# ( ∈ vs. ε): Why Physicists Use 2 Forms of the Greek Letter Epsilon

When I learned Maxwell’s equations in college, I was taught to draw the permittivity with a Greek letter epsilon that looked like a c with a line in it and not like a backwards 3 like usual.

### Why Physicists Use 2 Forms of the Greek Letter Epsilon

It turns out that this alternative epsilon is a mistake that happened when an English printing company accidentally used a newly minted math symbol and ancient version of epsilon in an English translation of Heinrich Hertz’s papers in 1893.

The reason I know it was a mistake is because Hertz’s original papers in German from 1890 and the German collection of his papers from 1894 use the normal form of epsilon.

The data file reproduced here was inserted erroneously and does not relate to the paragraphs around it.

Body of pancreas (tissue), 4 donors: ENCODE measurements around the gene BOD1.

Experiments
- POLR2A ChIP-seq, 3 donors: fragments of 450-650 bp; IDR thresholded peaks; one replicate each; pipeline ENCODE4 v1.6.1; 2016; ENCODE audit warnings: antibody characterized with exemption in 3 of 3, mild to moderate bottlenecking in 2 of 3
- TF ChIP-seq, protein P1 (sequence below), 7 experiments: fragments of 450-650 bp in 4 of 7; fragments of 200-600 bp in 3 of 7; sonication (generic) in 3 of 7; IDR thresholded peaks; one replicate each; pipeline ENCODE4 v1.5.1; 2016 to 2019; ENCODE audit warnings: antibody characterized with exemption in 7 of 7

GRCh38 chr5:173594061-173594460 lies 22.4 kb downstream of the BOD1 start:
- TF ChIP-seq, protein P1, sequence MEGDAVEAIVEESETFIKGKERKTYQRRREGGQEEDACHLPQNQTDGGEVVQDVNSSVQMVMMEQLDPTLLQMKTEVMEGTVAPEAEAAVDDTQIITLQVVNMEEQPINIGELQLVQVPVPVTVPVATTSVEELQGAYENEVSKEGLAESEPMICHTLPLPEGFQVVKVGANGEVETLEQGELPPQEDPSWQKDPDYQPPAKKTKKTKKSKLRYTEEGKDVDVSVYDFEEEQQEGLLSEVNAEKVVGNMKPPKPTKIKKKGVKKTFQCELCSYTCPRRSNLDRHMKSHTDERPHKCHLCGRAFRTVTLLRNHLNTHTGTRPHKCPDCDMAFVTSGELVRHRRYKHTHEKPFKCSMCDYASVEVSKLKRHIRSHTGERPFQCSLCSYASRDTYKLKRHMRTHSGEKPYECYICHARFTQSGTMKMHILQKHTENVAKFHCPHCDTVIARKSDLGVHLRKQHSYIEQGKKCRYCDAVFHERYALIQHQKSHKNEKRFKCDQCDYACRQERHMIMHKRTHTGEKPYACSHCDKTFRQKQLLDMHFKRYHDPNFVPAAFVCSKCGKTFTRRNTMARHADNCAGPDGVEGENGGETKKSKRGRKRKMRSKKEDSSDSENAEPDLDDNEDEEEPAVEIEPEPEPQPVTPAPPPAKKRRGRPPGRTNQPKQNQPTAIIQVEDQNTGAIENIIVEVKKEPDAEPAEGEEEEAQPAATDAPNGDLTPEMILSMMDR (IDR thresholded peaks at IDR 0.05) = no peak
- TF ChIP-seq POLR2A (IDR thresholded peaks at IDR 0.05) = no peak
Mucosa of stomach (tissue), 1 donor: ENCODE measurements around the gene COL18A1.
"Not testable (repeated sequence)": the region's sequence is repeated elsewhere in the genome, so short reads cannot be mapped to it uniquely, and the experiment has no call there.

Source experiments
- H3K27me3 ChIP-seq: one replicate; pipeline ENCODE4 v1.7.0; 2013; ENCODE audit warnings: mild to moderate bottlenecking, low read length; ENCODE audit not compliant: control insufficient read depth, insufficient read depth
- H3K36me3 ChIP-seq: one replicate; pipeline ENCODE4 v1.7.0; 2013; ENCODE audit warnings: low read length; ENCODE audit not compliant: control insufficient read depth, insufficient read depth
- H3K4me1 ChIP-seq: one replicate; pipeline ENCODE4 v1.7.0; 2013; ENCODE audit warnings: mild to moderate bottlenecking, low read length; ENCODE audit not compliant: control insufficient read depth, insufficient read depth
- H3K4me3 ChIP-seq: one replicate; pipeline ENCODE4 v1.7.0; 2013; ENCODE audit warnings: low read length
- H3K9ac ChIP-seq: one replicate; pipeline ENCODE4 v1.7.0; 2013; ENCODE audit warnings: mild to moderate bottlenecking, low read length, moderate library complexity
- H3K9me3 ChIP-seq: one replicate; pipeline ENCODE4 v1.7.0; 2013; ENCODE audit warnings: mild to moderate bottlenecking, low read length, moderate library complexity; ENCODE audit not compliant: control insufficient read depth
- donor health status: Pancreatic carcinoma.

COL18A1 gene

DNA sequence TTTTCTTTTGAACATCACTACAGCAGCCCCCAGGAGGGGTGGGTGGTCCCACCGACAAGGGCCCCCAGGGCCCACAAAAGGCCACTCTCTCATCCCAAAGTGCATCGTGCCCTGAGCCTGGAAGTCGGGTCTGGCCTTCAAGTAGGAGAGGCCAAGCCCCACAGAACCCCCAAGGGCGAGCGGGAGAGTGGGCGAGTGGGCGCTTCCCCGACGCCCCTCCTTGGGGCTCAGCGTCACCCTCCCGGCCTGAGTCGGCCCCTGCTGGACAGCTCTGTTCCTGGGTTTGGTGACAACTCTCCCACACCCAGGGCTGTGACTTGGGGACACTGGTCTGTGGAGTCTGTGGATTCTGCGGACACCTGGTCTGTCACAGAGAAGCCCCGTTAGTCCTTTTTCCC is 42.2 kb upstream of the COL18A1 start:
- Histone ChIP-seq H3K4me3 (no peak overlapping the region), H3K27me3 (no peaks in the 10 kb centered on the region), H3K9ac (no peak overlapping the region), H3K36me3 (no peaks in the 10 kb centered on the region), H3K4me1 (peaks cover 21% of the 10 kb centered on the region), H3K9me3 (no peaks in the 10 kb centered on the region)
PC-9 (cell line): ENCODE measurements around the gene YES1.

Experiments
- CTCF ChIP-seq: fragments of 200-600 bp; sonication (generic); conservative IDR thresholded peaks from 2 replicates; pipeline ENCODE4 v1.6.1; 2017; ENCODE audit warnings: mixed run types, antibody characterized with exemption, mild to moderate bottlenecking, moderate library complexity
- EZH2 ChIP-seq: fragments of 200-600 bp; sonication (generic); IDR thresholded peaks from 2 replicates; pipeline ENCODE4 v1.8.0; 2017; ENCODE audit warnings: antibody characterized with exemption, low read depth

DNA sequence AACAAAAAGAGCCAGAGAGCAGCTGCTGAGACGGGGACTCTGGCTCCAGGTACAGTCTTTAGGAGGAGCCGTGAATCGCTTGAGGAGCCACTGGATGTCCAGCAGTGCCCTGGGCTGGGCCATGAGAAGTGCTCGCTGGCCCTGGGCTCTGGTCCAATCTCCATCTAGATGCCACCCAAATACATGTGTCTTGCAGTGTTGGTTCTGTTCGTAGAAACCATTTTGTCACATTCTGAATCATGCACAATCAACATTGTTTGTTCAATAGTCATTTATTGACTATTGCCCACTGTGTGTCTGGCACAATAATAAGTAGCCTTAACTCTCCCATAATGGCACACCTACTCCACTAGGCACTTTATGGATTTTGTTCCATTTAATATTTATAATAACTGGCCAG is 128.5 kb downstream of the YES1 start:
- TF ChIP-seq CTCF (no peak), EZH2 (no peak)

Soon people started to write Maxwell’s equations with an epsilon that looks like the math symbol because people thought that was what Hertz intended. Physicists have used two versions of epsilon ever since!

### References

1 Hertz, Heinrich “On the Fundamental Equations of Electromagnetics for Bodies at Rest” (March 19, 1890) Electric Waves (1893) p. 200  https://www.google.com/books/edition/_/EJdAAAAAIAAJ?sa=X&ved=2ahUKEwiaiYT93Mv5AhUDJn0KHZ44DnQQ7_IDegQIExAC

2 Hertz, Heinrich “Ueber die Grundgleichungen der Elektrodynamik” (March, 1890) Annalen der Physik vol. 277 issue 11, p. 110 https://www.deutsche-digitale-bibliothek.de/item/E4EHCECIDIMIFJQCP6HXHJCDYPXNMEZZ

3 Hertz, Heinrich “Ueber die Grundgleichungen der Elektrodynamik” Untersuchungen über die Ausbreitung der elektrischen Kraft (1894) p. 213 https://www.google.com/books/edition/Untersuchungen_über_die_Ausbreitung_der/WWcSAAAAIAAJ?hl=en&gbpv=0

For example, Feynman Lectures of Physics (1964) https://www.feynmanlectures.caltech.edu/flpphotos.html#S18